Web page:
The WiSE Article Series: Wi-Fi Subtleties Explained (Channel Bonding)By CWNP On 02/14/2013 - 6 Comments
In this third installment of the WiSE article series from AirTight Networks, channel bonding is considered. Some surprising results will cause you to rethink your network design plans and possibly how you will implement newer 802.11 technologies.
Guest Blogger: AirTight Networks Author: Bhaskaran Raman, PhD. Series Editor: Tom Carpenter
About the WiSE article series: Wireless is inherently complex; its study spans at least two engineering disciplines: Electrical Engineering and Computer Science. Add to this the nuances of various standards, vendor implementations, RF environments, and protocol interactions, and it is not uncommon to feel a little lost in understanding the various aspects of Wi-Fi network operation. In this series of short articles, we explain various Wi-Fi subtleties, to work toward a better understanding of Wi-Fi network deployments.
WiSE Article No.3 Wi-Fi Throughput Measurement - Subtleties in Channel Bonding
An important parameter affecting the Wi-Fi client throughput in the 802.11n protocol is the channel width of operation; the second WiSE article explained that there can be as much as 30% improvement in the throughput with the use of 40 MHz channels compared to 20 MHz channels. This article explains three subtleties regarding 40 MHz channel operation.
The option to use 40 MHz transmissions in the 802.11n protocol is called channel bonding. Two adjacent 20 MHz channels are “bonded” together to make one 40 MHz channel. Of these, one is known as the primary channel of operation. The secondary channel must be immediately above or immediately below the primary channel. Several commercial APs and clients have a configuration parameter to turn on this channel bonding feature.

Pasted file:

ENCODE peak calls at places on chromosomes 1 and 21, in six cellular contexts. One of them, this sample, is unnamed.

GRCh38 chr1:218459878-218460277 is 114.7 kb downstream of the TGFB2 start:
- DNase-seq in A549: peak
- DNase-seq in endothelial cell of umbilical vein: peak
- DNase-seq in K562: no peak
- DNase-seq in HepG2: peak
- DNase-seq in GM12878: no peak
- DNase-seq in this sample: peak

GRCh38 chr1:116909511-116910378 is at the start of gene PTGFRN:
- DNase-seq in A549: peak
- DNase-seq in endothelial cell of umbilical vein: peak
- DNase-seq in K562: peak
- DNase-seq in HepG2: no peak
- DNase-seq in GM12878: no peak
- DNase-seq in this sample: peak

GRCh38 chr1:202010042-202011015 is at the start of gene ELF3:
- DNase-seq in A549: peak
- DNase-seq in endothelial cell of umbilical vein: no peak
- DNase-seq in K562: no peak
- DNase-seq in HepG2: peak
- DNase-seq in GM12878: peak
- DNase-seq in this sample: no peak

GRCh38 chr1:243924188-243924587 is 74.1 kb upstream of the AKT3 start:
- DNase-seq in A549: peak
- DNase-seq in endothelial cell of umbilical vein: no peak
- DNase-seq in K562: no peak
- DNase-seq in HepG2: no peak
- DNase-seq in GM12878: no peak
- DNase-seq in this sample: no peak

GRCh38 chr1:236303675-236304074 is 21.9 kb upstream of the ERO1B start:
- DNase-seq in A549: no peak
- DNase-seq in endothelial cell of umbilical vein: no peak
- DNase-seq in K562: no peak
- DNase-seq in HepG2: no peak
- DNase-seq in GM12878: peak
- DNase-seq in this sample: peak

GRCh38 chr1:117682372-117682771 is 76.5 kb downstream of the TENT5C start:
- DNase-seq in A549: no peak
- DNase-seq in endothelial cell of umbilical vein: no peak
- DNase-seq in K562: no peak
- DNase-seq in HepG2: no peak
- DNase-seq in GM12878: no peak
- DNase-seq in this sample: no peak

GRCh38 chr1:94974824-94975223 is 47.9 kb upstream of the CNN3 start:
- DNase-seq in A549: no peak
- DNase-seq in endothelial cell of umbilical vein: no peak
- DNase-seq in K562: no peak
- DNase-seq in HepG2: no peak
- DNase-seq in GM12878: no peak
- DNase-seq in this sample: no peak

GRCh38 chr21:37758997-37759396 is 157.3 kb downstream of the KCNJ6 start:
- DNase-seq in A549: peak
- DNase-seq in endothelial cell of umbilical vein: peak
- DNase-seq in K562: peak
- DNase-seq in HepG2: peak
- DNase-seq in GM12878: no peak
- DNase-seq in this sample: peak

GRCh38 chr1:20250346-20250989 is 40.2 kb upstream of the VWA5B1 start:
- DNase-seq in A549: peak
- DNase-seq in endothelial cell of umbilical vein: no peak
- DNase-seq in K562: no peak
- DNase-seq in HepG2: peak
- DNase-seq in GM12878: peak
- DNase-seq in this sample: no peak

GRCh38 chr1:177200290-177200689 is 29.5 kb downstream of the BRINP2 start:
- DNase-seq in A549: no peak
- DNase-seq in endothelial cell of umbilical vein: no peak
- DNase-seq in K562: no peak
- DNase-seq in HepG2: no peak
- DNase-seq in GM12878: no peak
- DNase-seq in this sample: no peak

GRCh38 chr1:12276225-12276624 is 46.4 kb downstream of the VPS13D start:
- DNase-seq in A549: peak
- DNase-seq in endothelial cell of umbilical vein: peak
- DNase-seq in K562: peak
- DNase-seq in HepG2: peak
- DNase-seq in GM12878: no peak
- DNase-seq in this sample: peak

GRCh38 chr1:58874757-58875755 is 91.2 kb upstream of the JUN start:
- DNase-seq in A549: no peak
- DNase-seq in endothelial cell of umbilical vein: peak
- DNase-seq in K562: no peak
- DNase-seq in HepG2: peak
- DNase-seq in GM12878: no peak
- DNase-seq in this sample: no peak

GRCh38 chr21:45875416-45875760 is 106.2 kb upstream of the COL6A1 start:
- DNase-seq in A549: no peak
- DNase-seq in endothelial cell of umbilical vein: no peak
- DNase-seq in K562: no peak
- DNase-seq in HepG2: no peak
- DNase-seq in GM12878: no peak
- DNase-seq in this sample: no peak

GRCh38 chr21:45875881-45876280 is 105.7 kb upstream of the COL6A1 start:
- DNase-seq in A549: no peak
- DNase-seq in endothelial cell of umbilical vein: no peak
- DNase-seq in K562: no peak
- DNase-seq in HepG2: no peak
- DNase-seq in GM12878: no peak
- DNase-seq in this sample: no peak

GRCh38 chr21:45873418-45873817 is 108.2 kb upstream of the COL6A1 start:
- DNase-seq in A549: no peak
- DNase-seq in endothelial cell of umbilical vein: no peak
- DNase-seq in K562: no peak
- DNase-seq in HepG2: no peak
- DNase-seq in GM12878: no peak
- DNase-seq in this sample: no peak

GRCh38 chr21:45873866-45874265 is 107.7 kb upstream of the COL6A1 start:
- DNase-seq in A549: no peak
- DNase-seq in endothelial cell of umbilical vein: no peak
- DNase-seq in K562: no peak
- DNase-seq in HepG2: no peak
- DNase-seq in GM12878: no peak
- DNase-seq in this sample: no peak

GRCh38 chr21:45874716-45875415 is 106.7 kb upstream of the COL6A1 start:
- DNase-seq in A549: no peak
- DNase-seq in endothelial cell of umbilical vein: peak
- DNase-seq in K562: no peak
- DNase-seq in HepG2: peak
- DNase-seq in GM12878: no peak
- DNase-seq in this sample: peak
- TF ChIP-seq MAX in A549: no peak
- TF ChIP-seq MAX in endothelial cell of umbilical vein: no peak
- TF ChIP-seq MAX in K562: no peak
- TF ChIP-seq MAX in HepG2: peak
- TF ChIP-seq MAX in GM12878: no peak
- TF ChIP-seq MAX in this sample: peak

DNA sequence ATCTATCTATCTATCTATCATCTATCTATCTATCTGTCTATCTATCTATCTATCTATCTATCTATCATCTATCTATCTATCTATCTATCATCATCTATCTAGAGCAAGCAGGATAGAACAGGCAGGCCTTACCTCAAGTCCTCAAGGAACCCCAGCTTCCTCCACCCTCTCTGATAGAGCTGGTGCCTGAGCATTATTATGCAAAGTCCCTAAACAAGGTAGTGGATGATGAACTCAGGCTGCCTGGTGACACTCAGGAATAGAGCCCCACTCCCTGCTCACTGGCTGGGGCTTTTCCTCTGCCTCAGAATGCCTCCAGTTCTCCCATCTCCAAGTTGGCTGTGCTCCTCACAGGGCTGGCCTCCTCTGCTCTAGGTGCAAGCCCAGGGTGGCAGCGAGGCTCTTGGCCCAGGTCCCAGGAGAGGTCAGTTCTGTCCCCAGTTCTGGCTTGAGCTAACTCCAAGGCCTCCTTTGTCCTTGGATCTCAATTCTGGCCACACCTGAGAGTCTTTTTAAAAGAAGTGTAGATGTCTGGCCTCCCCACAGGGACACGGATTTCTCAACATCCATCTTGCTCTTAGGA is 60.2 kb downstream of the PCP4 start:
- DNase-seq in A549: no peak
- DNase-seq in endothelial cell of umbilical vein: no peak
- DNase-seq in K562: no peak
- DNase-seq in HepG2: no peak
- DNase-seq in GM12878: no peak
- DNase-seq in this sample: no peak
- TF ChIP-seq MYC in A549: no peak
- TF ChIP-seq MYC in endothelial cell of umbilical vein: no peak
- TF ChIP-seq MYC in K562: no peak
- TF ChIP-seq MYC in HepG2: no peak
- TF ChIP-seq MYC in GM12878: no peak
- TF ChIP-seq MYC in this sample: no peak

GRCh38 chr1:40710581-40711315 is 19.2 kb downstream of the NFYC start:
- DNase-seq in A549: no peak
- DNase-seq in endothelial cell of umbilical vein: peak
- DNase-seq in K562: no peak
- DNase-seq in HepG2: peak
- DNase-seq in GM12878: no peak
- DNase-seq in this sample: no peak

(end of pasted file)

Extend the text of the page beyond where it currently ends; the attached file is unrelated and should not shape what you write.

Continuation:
Subtlety-1: 40 MHz Operation Cannot Be Forced
The first subtlety is that the 40 MHz operation cannot be forced through configuration. The 802.11n standard mandates that an AP (say A) can support 40 MHz operation (transmission or reception) only after a scanning procedure to check for nearby APs, and only when a set of stringent conditions are satisfied by the scan result. These conditions are:
- Any other AP X detected by A as supporting the 40 MHz operation should have the same primary channel as A, and also the same secondary channel as A.
- Any other AP Y detected by A as supporting only 20 MHz operation should be operating on the primary channel of A.
- The AP A should not have received a “20/40 BSS Intolerant Channel Report” citing any channel other than its primary channel in the report.
All of the above conditions must be satisfied before the AP A can use 40 MHz transmission/reception. In fact, in the 2.4 GHz band, the scan to check for the above conditions must include all channels whose center frequencies are within 25 MHz, not just 20 MHz, of the center of the chosen 40 MHz range. The conditions as well as the width of channel scan required are explained in the figure below.
[caption id="" align="aligncenter" width="776"] Channel Scan Conditions[/caption]
So effectively, 40 MHz operation cannot be forced through configuration; although the configuration parameter wording may say “40 MHz”, it really means “40 MHz if possible under the standard-specified stringent conditions”. In fact, the 802.11n standard refers to the 40 MHz BSS operation as 20/40 MHz operation, and a fall back to 20 MHz transmissions is possible at any time, in any 802.11n compliant device.